If you’re staying in an Airbnb or a particularly fancy hotel, fill a bottle of water up (or your hydration pack) and pop it in the freezer overnight.

When you ride with it the following morning, it will slowly release ice-cold water as it melts, providing you with cold, refreshing H2O throughout the day.

If you use a small water bottle, you can also keep this in your jacket to vent the cold air throughout your jacket.

ice in glass - riding motorcycle heat
Image: Truong Dat

Drink Throughout The Day

As we know, the best way to stave off dehydration is to drink water. But we need to drink little and often – not chug litres down when we’re thirsty.

Avoid getting on the bike dehydrated by topping up with water as soon as you wake up. It’s then a question of maintaining throughout the day.

When you get back at the end of the night, enjoy a cool shower, and continue to sip on water throughout the evening, so you’re going to bed hydrated.

Plan More Breaks

As mentioned above, dehydration decreases cognitive function, so it’s important to stop off, rest, and replenish more often than usual.

Breaks give you time to sit in an air-conditioned restaurant for a while to cool down. They also give your brain a well-earned rest.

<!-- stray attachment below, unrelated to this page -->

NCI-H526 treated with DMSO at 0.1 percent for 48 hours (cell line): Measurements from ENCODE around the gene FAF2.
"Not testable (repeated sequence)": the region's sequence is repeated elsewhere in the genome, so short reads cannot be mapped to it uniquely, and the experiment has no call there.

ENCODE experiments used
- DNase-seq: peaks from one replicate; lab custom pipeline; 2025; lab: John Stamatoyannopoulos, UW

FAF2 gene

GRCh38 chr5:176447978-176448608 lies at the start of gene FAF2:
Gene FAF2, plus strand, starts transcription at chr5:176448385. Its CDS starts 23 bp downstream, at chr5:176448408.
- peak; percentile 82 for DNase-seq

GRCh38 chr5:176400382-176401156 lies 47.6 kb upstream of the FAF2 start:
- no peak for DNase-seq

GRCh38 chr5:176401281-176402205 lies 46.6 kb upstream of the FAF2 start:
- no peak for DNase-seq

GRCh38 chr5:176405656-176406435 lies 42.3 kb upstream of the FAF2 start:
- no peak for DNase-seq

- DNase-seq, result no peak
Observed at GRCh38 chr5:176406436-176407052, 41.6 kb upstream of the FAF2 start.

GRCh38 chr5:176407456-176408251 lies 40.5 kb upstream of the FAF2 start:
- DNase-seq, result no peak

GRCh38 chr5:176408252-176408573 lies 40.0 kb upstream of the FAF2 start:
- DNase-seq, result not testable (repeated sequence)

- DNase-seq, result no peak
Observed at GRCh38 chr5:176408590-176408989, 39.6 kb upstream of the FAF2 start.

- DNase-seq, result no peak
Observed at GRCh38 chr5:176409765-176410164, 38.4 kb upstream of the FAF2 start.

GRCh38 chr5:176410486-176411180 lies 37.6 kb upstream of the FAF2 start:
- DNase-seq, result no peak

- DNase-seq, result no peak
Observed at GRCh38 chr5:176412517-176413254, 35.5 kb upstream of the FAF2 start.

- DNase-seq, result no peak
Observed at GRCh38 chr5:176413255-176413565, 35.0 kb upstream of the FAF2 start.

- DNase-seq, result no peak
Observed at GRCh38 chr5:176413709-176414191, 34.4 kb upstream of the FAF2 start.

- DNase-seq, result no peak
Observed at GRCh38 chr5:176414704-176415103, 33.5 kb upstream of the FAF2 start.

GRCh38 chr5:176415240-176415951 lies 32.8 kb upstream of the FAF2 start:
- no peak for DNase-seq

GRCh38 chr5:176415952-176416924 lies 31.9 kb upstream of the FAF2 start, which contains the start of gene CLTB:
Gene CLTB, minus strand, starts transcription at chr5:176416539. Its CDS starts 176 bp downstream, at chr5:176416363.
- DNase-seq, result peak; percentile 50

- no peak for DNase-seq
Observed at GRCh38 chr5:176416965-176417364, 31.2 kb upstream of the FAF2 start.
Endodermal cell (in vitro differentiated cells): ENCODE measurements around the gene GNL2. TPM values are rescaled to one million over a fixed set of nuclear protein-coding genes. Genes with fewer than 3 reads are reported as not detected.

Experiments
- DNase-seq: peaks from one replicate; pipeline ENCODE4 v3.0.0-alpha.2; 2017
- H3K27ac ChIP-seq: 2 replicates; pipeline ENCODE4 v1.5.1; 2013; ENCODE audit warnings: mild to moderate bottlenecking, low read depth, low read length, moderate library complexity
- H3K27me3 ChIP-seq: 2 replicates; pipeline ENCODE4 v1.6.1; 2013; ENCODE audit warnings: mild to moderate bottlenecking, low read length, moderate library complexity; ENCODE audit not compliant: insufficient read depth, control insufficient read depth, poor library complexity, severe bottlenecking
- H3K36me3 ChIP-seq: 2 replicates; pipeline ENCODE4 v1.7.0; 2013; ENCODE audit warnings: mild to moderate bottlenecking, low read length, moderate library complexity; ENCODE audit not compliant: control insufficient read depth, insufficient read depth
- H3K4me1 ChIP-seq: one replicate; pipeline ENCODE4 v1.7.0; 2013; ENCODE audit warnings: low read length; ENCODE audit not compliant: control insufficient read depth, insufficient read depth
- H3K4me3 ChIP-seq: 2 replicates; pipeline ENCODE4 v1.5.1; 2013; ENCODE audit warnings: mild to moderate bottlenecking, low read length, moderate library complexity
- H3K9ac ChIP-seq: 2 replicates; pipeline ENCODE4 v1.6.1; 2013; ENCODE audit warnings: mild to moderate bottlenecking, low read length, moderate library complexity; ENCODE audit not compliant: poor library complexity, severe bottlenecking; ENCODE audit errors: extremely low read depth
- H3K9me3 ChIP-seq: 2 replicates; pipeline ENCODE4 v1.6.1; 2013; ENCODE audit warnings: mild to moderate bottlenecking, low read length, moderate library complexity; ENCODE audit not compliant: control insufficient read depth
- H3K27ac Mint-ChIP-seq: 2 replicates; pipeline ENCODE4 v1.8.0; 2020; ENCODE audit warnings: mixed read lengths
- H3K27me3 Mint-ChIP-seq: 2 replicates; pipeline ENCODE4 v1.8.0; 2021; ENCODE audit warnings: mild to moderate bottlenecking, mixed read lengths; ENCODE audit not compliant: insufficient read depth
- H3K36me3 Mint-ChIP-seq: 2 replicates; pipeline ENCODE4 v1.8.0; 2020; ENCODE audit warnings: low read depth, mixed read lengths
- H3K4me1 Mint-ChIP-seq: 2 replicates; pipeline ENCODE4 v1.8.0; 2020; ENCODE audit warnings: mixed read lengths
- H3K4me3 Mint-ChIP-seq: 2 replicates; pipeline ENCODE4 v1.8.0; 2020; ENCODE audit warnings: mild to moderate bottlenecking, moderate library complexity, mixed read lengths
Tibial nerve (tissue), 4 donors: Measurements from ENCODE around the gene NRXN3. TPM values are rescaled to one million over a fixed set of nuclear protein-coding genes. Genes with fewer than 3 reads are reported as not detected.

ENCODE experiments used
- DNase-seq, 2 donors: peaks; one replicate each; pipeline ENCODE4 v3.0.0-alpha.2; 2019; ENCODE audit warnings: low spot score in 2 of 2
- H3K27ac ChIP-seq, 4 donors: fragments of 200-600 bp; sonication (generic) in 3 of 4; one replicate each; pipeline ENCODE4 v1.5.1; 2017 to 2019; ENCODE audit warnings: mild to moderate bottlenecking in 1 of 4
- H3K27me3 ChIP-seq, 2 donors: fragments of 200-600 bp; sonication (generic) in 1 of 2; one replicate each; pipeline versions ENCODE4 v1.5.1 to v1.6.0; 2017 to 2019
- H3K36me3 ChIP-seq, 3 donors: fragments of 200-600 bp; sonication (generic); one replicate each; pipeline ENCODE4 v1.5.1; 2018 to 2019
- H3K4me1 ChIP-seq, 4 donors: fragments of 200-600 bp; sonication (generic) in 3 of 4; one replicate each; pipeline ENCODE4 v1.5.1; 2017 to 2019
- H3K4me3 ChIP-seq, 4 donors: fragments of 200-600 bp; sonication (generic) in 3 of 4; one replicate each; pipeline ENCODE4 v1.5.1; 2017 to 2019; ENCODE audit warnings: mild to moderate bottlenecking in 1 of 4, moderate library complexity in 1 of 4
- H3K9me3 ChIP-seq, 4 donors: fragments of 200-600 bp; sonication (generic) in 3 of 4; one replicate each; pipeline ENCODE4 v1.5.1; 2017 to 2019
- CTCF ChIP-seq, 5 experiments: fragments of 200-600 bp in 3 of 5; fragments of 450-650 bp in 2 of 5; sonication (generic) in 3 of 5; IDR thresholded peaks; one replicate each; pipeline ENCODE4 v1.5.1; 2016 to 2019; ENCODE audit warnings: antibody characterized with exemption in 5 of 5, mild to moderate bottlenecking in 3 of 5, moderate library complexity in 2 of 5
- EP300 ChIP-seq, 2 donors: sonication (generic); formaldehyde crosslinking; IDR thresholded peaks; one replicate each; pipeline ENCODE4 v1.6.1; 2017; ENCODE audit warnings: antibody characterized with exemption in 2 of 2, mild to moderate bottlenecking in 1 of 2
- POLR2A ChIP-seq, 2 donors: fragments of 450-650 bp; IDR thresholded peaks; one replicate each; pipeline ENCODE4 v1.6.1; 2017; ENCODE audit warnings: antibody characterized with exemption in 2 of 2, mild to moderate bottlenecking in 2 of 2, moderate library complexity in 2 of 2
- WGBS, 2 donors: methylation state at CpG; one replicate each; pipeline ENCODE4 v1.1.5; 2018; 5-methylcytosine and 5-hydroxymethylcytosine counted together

One thing I learned this summer was just how effective slush drinks are! Some flavours can be a little funky (avoid peach!), but slush drinks are excellent at cooling you down from the inside out.

fruit slush drink in cafe
Image: Pariwat Pannium

Consider Early Starts Or Late Finishes

If you have a 10-hour ride to make the ferry, you will likely need to ride throughout the hottest part of the day.

If this is the case, set off early, give yourself time to take more breaks, and accept you will need to ride in the hottest part of the day.

But if you have a shorter day planned (say, 4 or 5 hours), consider setting off at sunrise to be at your location before the hottest time of the day.

Similarly, consider setting off in the late afternoon when the harshest temperatures are calmed down if you don’t want to set off early.

Avoid Excessive Alcohol